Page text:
Trump's 2021 budget keeps ignoring the climate crisis

After rounding out the hottest decade on record, the federal government continues to operate in complete denial of the climate crisis. The Trump administration’s fourth budget proposal, released Monday, postures as if its spending priorities counter the next decade’s emerging threats, without a single mention of climate change.  

As in years past, the budget request racks up investments in militarized spending, with 55% of the $1.3 trillion discretionary budget that Congress allocates every year going towards the military. Meanwhile, investments to address the actual existential threat of climate change receive pennies by comparison. While $741 billion would go to military spending, the administration requests a mere $34.4 billion for the Department of Energy, an 8% decrease from the 2020 enacted level. 

What those figures mask is that most the DOE’s total budget doesn’t go towards energy-related spending at all. $26.4 billion or 75% of the DOE’s proposed budget would go to militarized programs, mostly allocated to the National Nuclear Security Administration—a federal agency responsible for the military application of nuclear weapons. While the DOE’s overall budget would drop by 8%, cuts to non-nuke spending are actually much steeper; the Trump administration proposes a nearly 30% cut to all DOE programs not directly related to nuclear weapons and defense.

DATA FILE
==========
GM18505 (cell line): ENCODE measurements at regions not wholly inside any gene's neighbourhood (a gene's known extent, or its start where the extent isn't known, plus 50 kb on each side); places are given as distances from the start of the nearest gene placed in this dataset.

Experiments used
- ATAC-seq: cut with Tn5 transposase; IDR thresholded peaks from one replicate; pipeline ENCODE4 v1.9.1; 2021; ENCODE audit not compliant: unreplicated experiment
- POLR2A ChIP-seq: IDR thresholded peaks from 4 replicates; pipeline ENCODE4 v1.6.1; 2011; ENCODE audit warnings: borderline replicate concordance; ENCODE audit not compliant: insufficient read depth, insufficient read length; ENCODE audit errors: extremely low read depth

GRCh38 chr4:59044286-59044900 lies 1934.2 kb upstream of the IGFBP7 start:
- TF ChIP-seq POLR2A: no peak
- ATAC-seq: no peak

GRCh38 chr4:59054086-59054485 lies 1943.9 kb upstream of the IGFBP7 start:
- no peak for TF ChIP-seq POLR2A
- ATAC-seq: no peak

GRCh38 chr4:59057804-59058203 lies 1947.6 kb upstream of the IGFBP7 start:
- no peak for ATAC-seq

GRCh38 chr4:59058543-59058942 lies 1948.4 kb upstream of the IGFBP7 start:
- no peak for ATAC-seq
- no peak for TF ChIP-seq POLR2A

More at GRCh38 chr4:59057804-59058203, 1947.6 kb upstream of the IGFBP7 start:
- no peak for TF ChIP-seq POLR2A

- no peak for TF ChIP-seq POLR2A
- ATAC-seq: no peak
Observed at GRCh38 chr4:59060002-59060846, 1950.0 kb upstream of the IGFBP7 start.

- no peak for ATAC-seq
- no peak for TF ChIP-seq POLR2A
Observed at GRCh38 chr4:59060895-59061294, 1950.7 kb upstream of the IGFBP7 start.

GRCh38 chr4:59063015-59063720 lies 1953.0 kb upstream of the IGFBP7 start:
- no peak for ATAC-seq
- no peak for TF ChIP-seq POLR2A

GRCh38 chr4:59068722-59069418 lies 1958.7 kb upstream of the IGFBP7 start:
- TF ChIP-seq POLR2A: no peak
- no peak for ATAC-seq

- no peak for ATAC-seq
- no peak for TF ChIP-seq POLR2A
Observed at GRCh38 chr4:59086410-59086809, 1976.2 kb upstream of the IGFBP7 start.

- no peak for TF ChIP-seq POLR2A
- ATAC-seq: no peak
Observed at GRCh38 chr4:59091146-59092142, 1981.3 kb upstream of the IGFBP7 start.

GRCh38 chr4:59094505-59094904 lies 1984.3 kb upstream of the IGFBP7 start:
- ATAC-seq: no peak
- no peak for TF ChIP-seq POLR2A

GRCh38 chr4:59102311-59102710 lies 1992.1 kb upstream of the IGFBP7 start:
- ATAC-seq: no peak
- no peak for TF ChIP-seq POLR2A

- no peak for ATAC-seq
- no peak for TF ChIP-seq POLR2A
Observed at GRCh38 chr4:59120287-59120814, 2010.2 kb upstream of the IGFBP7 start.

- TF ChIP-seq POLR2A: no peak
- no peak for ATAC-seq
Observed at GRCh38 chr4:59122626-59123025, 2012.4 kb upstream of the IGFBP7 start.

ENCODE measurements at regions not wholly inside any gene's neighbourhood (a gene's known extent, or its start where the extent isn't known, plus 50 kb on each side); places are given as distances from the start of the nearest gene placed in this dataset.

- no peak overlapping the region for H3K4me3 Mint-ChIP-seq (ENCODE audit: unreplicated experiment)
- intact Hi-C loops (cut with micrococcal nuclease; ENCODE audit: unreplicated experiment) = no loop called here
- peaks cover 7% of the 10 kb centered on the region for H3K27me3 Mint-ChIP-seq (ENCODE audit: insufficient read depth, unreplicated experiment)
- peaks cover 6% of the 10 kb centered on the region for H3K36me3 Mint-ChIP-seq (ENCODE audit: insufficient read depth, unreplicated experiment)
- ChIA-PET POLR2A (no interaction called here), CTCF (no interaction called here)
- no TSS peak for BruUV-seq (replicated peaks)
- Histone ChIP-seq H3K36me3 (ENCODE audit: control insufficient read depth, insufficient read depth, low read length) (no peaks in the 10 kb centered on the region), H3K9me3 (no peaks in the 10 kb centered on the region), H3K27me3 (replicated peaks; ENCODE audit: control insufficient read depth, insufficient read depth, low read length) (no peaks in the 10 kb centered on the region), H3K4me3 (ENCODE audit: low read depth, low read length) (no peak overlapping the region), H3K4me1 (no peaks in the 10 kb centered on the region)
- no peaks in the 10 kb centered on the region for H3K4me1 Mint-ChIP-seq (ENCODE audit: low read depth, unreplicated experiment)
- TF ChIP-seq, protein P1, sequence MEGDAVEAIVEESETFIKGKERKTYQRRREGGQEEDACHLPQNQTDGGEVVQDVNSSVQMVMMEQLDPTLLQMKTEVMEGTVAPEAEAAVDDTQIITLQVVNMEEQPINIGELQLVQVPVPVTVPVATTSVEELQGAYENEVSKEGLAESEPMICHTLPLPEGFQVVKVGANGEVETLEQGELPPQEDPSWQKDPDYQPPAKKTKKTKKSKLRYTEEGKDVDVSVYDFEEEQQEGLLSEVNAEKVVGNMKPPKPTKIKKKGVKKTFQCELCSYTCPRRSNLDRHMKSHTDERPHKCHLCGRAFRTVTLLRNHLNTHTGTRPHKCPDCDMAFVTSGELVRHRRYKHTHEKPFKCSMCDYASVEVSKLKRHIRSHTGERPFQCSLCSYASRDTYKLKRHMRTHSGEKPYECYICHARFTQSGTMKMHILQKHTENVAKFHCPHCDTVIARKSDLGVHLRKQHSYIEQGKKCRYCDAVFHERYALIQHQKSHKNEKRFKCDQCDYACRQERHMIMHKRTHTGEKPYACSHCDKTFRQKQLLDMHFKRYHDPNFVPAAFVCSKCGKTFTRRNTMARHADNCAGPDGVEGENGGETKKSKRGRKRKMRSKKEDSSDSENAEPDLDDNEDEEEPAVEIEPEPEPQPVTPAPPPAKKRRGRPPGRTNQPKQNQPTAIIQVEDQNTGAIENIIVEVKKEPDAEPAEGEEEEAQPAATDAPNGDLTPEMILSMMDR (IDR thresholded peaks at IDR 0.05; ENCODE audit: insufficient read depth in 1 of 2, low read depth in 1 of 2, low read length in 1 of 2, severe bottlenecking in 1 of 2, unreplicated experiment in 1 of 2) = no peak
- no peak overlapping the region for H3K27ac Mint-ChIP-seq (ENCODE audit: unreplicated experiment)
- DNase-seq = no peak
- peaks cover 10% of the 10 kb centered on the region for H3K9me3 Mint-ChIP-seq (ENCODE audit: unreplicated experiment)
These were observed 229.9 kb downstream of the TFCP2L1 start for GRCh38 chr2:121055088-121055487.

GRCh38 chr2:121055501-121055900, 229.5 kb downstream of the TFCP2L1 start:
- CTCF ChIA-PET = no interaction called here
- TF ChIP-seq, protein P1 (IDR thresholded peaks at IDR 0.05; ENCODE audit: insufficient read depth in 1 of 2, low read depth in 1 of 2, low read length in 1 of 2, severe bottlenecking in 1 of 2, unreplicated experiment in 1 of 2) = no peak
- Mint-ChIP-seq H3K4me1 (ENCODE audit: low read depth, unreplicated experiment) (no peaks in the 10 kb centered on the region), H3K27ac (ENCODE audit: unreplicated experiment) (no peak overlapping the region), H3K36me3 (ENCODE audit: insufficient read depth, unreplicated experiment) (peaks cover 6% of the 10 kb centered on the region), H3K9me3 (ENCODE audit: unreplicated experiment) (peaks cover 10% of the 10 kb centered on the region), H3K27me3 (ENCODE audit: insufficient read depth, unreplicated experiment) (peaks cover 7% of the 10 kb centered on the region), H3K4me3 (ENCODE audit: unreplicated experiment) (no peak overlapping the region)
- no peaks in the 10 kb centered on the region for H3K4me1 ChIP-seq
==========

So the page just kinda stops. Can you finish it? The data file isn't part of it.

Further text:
Of the $8.9 billion left over in the DOE’s budget, $5.8 billion goes to the Office of Science, which in addition to funding scientific research to advance energy technologies, allocates money to everything from artificial intelligence and supercomputing to genomic sciences. The smallest fraction of the President’s budget proposal to the DOE goes to energy. And of that $3.1 billion, only $720 million is allocated to the Office of Energy Efficiency and Renewable Energy, an almost 75% cut to the 2020 enacted budget. To put that in perspective, the military budget of $741 billion is more than 1,000 times bigger.

Solutions to the climate crisis are technologically and logistically attainable, but require sustained federal investment. Analysts estimate that the cost to shift the U.S. power grid to 100% renewable energy over the next ten years is about $4.5 trillion. That’s less than the U.S. has funneled into War on Terror spending since 2001. 

A reframing of our national priorities is overdue—it’s well past time to put people and planet over the Pentagon.